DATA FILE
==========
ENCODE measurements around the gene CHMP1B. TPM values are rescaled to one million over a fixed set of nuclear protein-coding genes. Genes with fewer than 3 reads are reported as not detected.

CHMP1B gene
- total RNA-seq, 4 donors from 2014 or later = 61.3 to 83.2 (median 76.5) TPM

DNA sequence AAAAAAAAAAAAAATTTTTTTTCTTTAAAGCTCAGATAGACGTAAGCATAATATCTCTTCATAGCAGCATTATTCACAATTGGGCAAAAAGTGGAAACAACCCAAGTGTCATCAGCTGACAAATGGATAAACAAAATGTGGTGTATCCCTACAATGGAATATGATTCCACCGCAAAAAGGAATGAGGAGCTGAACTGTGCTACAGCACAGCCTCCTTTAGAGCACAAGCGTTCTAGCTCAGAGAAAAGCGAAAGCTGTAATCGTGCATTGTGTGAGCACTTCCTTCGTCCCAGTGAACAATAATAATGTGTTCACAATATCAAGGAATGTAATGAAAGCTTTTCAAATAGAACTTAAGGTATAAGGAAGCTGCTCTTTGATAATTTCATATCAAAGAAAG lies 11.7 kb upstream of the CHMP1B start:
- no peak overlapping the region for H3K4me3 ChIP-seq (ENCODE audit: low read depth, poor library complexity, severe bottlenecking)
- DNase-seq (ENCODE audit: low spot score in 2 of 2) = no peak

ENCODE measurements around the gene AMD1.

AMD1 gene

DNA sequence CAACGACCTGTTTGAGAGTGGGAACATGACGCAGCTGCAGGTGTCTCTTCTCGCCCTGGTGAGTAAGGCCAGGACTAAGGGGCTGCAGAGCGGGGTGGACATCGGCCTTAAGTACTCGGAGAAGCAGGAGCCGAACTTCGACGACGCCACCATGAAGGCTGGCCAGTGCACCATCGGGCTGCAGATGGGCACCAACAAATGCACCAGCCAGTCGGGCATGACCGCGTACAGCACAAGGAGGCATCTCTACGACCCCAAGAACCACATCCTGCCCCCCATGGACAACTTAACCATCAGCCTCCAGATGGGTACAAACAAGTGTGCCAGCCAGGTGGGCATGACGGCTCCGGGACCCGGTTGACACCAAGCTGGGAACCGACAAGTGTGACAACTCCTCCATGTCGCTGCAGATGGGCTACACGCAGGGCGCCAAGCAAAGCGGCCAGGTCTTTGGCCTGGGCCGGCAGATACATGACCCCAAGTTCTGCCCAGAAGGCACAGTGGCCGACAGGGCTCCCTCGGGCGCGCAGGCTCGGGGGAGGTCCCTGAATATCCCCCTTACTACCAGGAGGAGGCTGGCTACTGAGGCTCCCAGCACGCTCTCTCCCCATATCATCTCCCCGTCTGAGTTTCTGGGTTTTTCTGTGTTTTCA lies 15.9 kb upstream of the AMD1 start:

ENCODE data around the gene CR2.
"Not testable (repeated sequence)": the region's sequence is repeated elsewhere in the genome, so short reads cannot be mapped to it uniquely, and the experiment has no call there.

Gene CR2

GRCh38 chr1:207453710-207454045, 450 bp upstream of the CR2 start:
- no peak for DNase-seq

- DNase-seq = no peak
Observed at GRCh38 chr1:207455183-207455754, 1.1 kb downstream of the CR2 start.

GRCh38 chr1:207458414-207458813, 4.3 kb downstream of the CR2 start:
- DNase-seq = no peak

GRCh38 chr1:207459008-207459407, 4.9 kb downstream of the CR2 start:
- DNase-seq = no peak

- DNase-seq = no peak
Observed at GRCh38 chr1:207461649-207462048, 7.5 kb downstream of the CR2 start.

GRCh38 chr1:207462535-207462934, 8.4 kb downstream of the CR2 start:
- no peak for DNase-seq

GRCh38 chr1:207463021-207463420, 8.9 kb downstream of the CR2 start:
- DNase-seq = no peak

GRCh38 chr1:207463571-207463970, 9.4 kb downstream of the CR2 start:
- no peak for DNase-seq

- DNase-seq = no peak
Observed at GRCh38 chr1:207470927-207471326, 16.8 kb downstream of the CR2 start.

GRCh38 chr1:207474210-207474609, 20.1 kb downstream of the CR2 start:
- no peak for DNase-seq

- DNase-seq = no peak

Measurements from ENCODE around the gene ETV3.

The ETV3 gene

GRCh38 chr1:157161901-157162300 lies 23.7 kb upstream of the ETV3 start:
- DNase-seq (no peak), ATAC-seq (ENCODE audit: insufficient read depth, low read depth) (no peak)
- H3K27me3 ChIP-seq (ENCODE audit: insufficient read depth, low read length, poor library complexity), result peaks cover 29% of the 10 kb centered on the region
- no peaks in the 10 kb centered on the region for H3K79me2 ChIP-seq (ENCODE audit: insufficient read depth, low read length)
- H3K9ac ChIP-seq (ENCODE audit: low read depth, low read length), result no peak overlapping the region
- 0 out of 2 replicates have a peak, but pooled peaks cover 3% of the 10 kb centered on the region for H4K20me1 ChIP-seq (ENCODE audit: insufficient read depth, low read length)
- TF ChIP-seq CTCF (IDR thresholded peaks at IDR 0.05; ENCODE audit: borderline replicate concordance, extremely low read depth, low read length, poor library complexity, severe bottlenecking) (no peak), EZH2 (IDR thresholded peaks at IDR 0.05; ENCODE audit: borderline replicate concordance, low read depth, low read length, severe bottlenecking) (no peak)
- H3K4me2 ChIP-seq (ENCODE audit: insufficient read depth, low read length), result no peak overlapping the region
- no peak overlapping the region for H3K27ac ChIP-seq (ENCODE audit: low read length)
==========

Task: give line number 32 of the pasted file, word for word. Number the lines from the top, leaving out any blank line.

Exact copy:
- no peak for DNase-seq